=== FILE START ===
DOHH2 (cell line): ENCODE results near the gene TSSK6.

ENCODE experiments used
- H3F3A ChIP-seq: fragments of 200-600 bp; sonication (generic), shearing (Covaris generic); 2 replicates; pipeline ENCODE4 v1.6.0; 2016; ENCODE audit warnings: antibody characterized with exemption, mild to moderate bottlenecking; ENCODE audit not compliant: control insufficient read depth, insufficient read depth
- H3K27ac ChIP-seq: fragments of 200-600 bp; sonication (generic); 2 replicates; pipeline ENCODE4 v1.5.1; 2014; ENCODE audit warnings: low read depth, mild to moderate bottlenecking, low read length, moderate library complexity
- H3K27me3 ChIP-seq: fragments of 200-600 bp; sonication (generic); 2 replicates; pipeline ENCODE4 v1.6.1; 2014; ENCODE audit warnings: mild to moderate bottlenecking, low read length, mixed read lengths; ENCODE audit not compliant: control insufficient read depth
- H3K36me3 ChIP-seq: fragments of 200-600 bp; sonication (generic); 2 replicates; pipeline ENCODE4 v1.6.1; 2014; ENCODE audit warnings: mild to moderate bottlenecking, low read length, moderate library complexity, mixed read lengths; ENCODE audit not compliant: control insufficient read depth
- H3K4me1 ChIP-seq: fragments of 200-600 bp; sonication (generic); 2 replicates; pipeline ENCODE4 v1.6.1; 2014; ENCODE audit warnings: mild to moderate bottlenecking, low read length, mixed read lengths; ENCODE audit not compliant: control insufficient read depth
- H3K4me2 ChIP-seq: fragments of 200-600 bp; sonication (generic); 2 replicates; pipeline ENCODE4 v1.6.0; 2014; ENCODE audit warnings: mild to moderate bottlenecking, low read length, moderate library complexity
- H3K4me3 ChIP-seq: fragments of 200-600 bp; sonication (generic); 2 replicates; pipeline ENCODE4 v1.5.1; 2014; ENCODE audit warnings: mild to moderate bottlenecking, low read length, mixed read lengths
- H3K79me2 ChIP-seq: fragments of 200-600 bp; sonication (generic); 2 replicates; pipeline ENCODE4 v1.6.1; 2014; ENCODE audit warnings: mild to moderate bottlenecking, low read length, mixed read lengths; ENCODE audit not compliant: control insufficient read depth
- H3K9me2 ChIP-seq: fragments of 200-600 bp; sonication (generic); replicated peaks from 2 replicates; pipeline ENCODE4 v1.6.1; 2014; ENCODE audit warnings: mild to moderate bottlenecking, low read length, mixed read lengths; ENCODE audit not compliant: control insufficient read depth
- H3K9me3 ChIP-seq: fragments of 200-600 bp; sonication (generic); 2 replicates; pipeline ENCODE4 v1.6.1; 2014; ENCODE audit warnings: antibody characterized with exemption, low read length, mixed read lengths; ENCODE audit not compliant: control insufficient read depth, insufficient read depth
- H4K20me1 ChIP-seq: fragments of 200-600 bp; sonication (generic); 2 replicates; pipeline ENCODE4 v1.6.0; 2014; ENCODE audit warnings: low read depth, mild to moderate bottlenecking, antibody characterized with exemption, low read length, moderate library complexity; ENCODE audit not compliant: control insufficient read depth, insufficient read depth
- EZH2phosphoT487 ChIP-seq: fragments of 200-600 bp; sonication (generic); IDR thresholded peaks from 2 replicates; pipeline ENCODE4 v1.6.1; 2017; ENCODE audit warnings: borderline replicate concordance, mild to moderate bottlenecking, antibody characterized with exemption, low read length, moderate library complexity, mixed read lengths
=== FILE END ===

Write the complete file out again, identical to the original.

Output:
DOHH2 (cell line): ENCODE results near the gene TSSK6.

ENCODE experiments used
- H3F3A ChIP-seq: fragments of 200-600 bp; sonication (generic), shearing (Covaris generic); 2 replicates; pipeline ENCODE4 v1.6.0; 2016; ENCODE audit warnings: antibody characterized with exemption, mild to moderate bottlenecking; ENCODE audit not compliant: control insufficient read depth, insufficient read depth
- H3K27ac ChIP-seq: fragments of 200-600 bp; sonication (generic); 2 replicates; pipeline ENCODE4 v1.5.1; 2014; ENCODE audit warnings: low read depth, mild to moderate bottlenecking, low read length, moderate library complexity
- H3K27me3 ChIP-seq: fragments of 200-600 bp; sonication (generic); 2 replicates; pipeline ENCODE4 v1.6.1; 2014; ENCODE audit warnings: mild to moderate bottlenecking, low read length, mixed read lengths; ENCODE audit not compliant: control insufficient read depth
- H3K36me3 ChIP-seq: fragments of 200-600 bp; sonication (generic); 2 replicates; pipeline ENCODE4 v1.6.1; 2014; ENCODE audit warnings: mild to moderate bottlenecking, low read length, moderate library complexity, mixed read lengths; ENCODE audit not compliant: control insufficient read depth
- H3K4me1 ChIP-seq: fragments of 200-600 bp; sonication (generic); 2 replicates; pipeline ENCODE4 v1.6.1; 2014; ENCODE audit warnings: mild to moderate bottlenecking, low read length, mixed read lengths; ENCODE audit not compliant: control insufficient read depth
- H3K4me2 ChIP-seq: fragments of 200-600 bp; sonication (generic); 2 replicates; pipeline ENCODE4 v1.6.0; 2014; ENCODE audit warnings: mild to moderate bottlenecking, low read length, moderate library complexity
- H3K4me3 ChIP-seq: fragments of 200-600 bp; sonication (generic); 2 replicates; pipeline ENCODE4 v1.5.1; 2014; ENCODE audit warnings: mild to moderate bottlenecking, low read length, mixed read lengths
- H3K79me2 ChIP-seq: fragments of 200-600 bp; sonication (generic); 2 replicates; pipeline ENCODE4 v1.6.1; 2014; ENCODE audit warnings: mild to moderate bottlenecking, low read length, mixed read lengths; ENCODE audit not compliant: control insufficient read depth
- H3K9me2 ChIP-seq: fragments of 200-600 bp; sonication (generic); replicated peaks from 2 replicates; pipeline ENCODE4 v1.6.1; 2014; ENCODE audit warnings: mild to moderate bottlenecking, low read length, mixed read lengths; ENCODE audit not compliant: control insufficient read depth
- H3K9me3 ChIP-seq: fragments of 200-600 bp; sonication (generic); 2 replicates; pipeline ENCODE4 v1.6.1; 2014; ENCODE audit warnings: antibody characterized with exemption, low read length, mixed read lengths; ENCODE audit not compliant: control insufficient read depth, insufficient read depth
- H4K20me1 ChIP-seq: fragments of 200-600 bp; sonication (generic); 2 replicates; pipeline ENCODE4 v1.6.0; 2014; ENCODE audit warnings: low read depth, mild to moderate bottlenecking, antibody characterized with exemption, low read length, moderate library complexity; ENCODE audit not compliant: control insufficient read depth, insufficient read depth
- EZH2phosphoT487 ChIP-seq: fragments of 200-600 bp; sonication (generic); IDR thresholded peaks from 2 replicates; pipeline ENCODE4 v1.6.1; 2017; ENCODE audit warnings: borderline replicate concordance, mild to moderate bottlenecking, antibody characterized with exemption, low read length, moderate library complexity, mixed read lengths